Sunday, January 8, 2012

Myanmar in general

Myanmar is one of this country where tourism hasn't changed everything yet. It has also improved a lot in the last few years in terms of opening  of its border to foreigners. 2012 will be an election year which is always best avoided so we thought that we could not postpone this visit any longer; Christmas 2011 and New Year 2012 will be Burmese!

Getting a visa at the embassy in Singapore was quite easy. It did require 3 visits, some weird requests such as business cards but otherwise straight forward.

Budget preparation for Myanmar was an interesting activity. Credit card are not accepted anywhere and there is no ATM so all money required for the trip needs to be brought in cash. Myanmar has its own currency: Kyat but US $ rule pretty much everything. The official change is 1$ for 8K but in the street, the change is closer to 1$ for 800K!!!! So everyone comes with dollars and change them in the street for every day use of kyat.
A few other interesting points:
- Notes need to be brand new, no marks, no scratch, absolutely perfect! So I kept them in a flat envelop in my handbag and it was not unsual that the notes were refused!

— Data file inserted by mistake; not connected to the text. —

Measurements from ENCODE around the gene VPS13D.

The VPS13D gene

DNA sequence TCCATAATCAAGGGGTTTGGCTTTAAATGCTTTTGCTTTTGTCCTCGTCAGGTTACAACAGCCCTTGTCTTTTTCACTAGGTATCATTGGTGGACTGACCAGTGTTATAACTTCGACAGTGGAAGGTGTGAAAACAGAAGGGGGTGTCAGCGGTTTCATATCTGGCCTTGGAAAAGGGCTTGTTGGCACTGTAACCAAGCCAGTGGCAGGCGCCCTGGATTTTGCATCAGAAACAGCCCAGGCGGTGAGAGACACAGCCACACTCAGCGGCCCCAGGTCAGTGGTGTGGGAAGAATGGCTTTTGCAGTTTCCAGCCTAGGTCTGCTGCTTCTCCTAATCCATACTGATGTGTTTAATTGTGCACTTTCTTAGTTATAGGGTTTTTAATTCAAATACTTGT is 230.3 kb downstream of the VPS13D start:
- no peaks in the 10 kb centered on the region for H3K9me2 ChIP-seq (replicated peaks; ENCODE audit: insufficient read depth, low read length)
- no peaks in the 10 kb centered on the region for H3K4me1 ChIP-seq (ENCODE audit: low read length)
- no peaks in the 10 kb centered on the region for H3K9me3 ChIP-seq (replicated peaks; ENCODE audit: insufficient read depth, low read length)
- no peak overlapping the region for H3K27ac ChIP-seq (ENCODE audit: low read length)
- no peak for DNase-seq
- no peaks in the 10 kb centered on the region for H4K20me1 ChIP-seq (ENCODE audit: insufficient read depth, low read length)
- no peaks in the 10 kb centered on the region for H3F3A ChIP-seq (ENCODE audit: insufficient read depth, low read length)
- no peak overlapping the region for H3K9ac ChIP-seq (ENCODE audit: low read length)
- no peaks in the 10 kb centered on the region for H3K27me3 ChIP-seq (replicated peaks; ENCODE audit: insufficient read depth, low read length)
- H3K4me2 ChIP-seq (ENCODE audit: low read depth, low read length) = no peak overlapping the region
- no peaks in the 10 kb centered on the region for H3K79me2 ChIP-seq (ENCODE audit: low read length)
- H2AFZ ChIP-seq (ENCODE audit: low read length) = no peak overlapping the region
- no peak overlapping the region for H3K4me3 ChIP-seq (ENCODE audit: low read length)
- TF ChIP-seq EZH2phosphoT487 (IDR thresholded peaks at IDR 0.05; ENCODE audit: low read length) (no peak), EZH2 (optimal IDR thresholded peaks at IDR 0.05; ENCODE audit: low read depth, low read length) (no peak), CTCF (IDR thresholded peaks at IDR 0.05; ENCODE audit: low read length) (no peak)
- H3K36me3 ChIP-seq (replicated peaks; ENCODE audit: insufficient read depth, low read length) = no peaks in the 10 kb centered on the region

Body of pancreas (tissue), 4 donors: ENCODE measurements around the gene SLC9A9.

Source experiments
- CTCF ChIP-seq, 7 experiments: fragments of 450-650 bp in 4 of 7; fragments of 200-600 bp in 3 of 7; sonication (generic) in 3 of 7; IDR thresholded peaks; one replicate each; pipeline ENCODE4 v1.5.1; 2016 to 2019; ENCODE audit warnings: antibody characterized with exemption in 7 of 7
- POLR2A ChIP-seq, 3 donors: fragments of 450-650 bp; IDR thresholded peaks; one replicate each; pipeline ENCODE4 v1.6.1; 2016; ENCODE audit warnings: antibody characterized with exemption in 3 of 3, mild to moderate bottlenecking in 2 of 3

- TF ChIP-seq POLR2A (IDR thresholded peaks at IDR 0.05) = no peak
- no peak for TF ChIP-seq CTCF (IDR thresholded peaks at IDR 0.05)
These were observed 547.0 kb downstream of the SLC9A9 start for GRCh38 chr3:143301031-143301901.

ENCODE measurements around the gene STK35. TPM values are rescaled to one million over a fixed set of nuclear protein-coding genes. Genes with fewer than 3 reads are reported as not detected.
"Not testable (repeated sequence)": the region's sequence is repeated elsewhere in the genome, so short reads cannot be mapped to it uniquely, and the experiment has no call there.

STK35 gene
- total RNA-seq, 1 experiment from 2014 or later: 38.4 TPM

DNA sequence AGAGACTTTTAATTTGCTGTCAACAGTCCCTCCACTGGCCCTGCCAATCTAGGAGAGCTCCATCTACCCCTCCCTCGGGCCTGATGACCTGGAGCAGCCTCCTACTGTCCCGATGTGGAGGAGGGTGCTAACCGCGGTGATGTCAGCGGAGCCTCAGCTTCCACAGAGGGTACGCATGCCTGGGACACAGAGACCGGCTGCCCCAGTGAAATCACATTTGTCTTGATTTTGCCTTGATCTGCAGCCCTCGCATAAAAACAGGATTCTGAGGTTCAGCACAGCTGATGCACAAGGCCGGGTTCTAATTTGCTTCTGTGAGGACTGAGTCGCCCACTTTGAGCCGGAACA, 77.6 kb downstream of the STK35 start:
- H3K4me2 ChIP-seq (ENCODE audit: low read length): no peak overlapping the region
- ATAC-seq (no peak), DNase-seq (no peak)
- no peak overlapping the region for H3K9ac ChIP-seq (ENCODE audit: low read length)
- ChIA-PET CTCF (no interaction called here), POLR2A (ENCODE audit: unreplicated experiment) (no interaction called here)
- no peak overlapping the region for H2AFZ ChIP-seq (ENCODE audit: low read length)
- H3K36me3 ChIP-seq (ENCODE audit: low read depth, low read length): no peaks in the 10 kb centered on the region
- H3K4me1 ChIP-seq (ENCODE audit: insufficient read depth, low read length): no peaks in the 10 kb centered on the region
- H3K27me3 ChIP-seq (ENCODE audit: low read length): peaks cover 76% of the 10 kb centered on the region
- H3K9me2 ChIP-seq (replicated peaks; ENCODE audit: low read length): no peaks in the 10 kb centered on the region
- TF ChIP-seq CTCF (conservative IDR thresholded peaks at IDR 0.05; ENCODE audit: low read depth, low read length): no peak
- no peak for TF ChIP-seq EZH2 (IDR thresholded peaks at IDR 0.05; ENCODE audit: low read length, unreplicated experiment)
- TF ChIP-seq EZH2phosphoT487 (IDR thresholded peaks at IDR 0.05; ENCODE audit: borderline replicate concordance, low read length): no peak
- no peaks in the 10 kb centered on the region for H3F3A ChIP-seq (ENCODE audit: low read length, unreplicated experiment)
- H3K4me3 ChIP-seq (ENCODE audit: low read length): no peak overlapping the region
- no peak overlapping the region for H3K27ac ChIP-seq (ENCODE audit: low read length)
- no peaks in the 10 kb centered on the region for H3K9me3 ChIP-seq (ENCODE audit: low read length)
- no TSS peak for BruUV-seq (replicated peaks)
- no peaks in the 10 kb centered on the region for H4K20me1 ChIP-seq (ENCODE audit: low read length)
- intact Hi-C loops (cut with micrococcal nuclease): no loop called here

- A 100$ note also has more value than 2 50$ notes! I leave it to you to guess why, something about certain people getting lots of money out maybe...
Changing cash was actually far easier than what we thought, it's a rather official business and not at all dark alley activity! We even went in a bank once to exchange at black market rate!

The main thing which feels different once inside the country is the fact that the country has been left behind due to the embargo. Cars are barely describable, mainly Japanese from the 70s-80s, note that the steering wheel is on the right hand side despite driving on the right (overnight change in the 70s), that makes the driving rather interesting, like the age of the cars wasn't fun enough... and in the country side, horses and cows are still use for transport!
Another point is the lack of communication technologies. Mobile phones are rare and none of our foreign phones worked! Internet wise, think the old modem speed, a cup of tea at each click! But once going, it doesn't look like websites are blocked. Even FB worked when it didn't in Vietnam!

And finally everyone always want to know where you are going, which hotel you have booked, if all is confirmed etc.
But sometimes it feels more like it's out of curiosity than a proper control!

That was just an introduction to Myanmar, the photos about our tour will appear in the next post!

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